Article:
Hypertension High Blood Pressure

Blood pressure is a measure of the force of blood against the walls of arteries. It is recorded as two numbers: the systolic pressure over the diastolic pressure. Systolic pressure is the pressure as the heart beats, while diastolic pressure measures the pressure when the heart relaxes between beats.

Blood pressure is normally measured at the brachial artery with a sphyg-momanometer (pressure cuff) in millimeters of mercury (mm Hg) and given as systolic over diastolic pressure. Normal blood pressure is less than 120 mm Hg systolic and less than 80 mm Hg diastolic—usually expressed as "120 over 80." However, normal for an individual varies with the height, weight, fitness level, age, and health of a person. Blood pressure is normally maintained within narrow limits, but it can drop during sleep or increase during exercise. Hypertension (HTN), or high blood pressure, occurs when the force of blood passing through blood vessels is above normal. The increase in pressure forces the blood to hit the blood vessel walls. HTN is called "the silent killer" because many people do not know they have the condition. Consistently high blood pressure increases the risk for a stroke or a heart attack.

cardiovascular: related to the heart and circulatory system artery: blood vessel that carries blood away from the heart toward the body tissues stress: heightened state of nervousness or unease oxygen: O2, atmospheric gas required by all animals toxins: poison nutrient: dietary substance necessary for health hypertension: high blood pressure atherosclerosis: build-up of deposits within the blood vessels coronary heart disease: disease of the coronary arteries, the blood vessels surrounding the heart stroke: loss of blood supply to part of the brain, due to a blocked or burst artery in the brain blood pressure: measure of the pressure exerted by the blood against the walls of the blood vessels heart attack: loss of blood supply to part of the heart, resulting in death of heart muscle

The sphygmomanometer around this woman's arm is inflated until it collapses her brachial artery, and then gradually deflated. Blood rushing into the vessel makes Korotkoff sounds that are used to time the measurements of systolic and diastolic pressure. [Photograph by Michael Keller. Corbis. Reproduced by permission.]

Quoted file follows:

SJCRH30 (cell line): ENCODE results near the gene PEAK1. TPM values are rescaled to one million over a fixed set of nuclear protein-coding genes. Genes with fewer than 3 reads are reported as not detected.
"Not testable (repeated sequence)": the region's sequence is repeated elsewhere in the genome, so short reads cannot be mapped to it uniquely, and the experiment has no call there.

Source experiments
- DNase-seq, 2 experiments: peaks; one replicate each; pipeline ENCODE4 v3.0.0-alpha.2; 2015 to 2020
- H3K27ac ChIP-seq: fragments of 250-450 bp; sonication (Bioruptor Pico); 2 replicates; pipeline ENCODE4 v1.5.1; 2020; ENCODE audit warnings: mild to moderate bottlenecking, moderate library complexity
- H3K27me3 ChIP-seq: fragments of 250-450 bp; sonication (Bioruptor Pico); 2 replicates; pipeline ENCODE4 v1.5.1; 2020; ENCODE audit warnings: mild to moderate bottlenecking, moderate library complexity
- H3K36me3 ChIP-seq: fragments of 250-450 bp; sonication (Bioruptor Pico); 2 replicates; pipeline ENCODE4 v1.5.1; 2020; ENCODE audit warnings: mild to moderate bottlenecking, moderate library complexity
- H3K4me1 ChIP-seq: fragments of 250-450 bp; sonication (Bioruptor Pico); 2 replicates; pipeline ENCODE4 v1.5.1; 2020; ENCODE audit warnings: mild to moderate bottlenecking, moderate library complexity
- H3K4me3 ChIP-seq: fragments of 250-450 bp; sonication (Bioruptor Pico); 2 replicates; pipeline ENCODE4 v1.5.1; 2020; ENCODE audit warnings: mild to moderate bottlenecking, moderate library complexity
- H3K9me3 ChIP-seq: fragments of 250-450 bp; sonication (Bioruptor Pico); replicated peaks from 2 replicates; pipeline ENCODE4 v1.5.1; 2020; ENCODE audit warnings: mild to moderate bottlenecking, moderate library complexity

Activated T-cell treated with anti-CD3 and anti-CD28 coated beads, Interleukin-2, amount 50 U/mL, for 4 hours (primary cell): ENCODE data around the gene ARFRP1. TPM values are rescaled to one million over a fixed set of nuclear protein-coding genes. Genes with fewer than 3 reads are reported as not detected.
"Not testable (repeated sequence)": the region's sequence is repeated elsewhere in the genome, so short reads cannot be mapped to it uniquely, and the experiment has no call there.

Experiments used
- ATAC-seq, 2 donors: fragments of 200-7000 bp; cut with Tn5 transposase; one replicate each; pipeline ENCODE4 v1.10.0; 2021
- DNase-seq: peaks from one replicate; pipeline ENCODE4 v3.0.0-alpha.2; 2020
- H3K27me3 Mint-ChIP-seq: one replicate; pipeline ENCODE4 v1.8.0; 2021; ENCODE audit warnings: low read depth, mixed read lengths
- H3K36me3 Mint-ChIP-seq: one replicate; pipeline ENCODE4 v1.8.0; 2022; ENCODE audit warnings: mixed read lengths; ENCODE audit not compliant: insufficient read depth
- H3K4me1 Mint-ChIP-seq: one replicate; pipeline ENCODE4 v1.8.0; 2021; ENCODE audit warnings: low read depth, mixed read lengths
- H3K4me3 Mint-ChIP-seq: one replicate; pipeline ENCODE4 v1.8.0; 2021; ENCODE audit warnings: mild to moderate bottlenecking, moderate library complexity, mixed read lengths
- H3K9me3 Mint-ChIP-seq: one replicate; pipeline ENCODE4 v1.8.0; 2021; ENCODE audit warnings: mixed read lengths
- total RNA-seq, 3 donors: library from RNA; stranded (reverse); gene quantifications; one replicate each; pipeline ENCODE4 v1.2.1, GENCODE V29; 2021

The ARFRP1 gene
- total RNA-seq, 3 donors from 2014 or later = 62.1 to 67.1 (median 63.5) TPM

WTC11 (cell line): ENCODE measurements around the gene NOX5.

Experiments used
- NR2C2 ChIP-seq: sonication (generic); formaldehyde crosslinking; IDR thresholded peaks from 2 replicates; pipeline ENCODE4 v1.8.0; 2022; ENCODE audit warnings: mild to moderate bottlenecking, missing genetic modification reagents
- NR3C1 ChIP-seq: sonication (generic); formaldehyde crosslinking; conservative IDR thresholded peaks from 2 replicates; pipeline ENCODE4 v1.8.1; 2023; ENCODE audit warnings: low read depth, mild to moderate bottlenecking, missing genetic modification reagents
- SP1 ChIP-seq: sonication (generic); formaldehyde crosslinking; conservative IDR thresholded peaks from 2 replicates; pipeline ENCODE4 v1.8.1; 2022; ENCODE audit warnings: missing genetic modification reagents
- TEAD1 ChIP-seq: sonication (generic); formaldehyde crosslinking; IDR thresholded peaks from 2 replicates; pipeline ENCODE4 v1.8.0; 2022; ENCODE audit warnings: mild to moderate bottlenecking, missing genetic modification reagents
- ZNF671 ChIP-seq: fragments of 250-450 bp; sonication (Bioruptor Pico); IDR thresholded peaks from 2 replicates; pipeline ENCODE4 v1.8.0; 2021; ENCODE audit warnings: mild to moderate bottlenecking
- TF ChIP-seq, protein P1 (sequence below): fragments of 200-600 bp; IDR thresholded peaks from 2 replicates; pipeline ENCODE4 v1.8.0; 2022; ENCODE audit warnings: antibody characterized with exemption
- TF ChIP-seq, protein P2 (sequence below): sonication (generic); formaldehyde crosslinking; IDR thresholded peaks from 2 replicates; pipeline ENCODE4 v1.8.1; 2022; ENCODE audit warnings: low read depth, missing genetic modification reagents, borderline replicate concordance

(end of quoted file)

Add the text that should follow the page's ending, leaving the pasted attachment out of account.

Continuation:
The sphygmomanometer around this woman's arm is inflated until it collapses her brachial artery, and then gradually deflated. Blood rushing into the vessel makes Korotkoff sounds that are used to time the measurements of systolic and diastolic pressure. [Photograph by Michael Keller. Corbis. Reproduced by permission.]

diet: the total daily food intake, or the types of foods eaten obesity: the condition of being overweight, according to established norms based on sex, age, and height plaque: material forming deposits on the surface of the teeth, which may promote bacterial growth and decay lipid: fats, waxes and steroids; important components of cell membranes cholesterol: multi-ringed molecule found in animal cell membranes; a type of lipid triglyceride: a type of fat trans-fatty acids: type of fat thought to increase the risk of heart disease diabetes: inability to regulate level of sugar in the blood

It may be caused by poor diet, obesity, smoking, stress, and inactivity. The Dietary Approach to Stop Hypertension (DASH) project recommends a diet that is low in sodium and high in fruits, vegetables, and low-fat dairy products. Other approaches to controlling HTN include weight loss, smoking cessation, increased physical activity, and stress management.

The Most Important Guide On Dieting And Nutrition For 21st Century

The Most Important Guide On Dieting And Nutrition For 21st Century

A Hard Hitting, Powerhouse E-book That Is Guaranteed To Change The Way You Look At Your Health And Wellness... Forever. Everything You Know About Health And Wellness Is Going To Change, Discover How You Can Enjoy Great Health Without Going Through Extreme Workouts Or Horrendous Diets.

Get My Free Ebook


Post a comment